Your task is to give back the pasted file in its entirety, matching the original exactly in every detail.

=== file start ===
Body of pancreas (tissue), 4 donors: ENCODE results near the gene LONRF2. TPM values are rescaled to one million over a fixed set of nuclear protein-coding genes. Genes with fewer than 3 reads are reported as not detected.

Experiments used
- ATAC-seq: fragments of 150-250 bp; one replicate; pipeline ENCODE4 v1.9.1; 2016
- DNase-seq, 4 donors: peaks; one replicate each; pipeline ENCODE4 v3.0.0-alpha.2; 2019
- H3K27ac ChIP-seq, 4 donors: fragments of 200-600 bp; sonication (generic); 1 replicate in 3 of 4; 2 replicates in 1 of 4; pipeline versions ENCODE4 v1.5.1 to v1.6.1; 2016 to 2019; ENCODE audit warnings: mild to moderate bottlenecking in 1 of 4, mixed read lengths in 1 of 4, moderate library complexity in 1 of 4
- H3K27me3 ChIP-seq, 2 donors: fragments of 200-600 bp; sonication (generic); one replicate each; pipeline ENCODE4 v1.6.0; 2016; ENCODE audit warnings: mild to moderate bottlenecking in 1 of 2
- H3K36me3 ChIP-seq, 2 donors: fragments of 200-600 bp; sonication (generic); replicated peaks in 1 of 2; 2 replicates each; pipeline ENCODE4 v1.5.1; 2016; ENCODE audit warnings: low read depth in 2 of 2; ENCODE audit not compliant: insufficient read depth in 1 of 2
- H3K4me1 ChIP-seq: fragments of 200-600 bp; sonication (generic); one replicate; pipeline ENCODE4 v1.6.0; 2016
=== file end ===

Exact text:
Body of pancreas (tissue), 4 donors: ENCODE results near the gene LONRF2. TPM values are rescaled to one million over a fixed set of nuclear protein-coding genes. Genes with fewer than 3 reads are reported as not detected.

Experiments used
- ATAC-seq: fragments of 150-250 bp; one replicate; pipeline ENCODE4 v1.9.1; 2016
- DNase-seq, 4 donors: peaks; one replicate each; pipeline ENCODE4 v3.0.0-alpha.2; 2019
- H3K27ac ChIP-seq, 4 donors: fragments of 200-600 bp; sonication (generic); 1 replicate in 3 of 4; 2 replicates in 1 of 4; pipeline versions ENCODE4 v1.5.1 to v1.6.1; 2016 to 2019; ENCODE audit warnings: mild to moderate bottlenecking in 1 of 4, mixed read lengths in 1 of 4, moderate library complexity in 1 of 4
- H3K27me3 ChIP-seq, 2 donors: fragments of 200-600 bp; sonication (generic); one replicate each; pipeline ENCODE4 v1.6.0; 2016; ENCODE audit warnings: mild to moderate bottlenecking in 1 of 2
- H3K36me3 ChIP-seq, 2 donors: fragments of 200-600 bp; sonication (generic); replicated peaks in 1 of 2; 2 replicates each; pipeline ENCODE4 v1.5.1; 2016; ENCODE audit warnings: low read depth in 2 of 2; ENCODE audit not compliant: insufficient read depth in 1 of 2
- H3K4me1 ChIP-seq: fragments of 200-600 bp; sonication (generic); one replicate; pipeline ENCODE4 v1.6.0; 2016